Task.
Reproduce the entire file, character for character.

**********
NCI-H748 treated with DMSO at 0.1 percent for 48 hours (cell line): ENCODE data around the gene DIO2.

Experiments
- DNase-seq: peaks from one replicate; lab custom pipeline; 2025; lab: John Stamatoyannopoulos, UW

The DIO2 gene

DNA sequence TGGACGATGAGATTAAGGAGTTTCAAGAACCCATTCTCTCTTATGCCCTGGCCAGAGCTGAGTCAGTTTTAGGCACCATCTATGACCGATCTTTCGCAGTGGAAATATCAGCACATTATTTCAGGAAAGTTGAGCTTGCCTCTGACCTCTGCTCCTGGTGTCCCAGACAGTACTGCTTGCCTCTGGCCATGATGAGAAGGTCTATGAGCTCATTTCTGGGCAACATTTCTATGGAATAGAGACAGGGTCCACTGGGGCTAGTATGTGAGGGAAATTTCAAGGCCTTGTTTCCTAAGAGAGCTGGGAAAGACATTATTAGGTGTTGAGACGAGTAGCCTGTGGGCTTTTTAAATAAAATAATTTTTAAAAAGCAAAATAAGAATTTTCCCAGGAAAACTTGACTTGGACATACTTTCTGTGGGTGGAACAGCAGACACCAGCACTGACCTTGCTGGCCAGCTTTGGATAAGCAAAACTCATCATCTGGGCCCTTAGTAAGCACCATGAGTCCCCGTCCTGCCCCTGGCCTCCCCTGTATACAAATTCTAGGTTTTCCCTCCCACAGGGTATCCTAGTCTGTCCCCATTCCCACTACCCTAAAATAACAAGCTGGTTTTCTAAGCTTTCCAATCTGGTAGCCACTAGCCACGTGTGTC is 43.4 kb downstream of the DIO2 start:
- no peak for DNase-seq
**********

NCI-H748 treated with DMSO at 0.1 percent for 48 hours (cell line): ENCODE data around the gene DIO2.

Experiments
- DNase-seq: peaks from one replicate; lab custom pipeline; 2025; lab: John Stamatoyannopoulos, UW

The DIO2 gene

DNA sequence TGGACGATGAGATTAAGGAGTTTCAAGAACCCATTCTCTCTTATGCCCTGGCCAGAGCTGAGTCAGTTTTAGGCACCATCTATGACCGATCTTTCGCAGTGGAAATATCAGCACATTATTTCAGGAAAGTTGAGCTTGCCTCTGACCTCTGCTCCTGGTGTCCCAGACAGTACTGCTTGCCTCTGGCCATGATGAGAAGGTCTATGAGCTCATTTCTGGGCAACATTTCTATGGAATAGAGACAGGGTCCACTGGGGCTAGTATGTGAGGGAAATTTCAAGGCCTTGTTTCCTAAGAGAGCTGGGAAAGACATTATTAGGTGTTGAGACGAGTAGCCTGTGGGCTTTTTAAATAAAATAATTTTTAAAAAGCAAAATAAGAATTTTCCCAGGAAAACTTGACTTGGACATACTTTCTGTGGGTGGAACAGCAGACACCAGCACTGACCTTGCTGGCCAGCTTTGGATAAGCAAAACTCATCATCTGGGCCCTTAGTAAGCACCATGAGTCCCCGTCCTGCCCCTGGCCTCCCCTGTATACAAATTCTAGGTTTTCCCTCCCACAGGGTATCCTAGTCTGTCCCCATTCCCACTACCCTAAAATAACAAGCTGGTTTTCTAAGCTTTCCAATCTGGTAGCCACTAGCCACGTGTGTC is 43.4 kb downstream of the DIO2 start:
- no peak for DNase-seq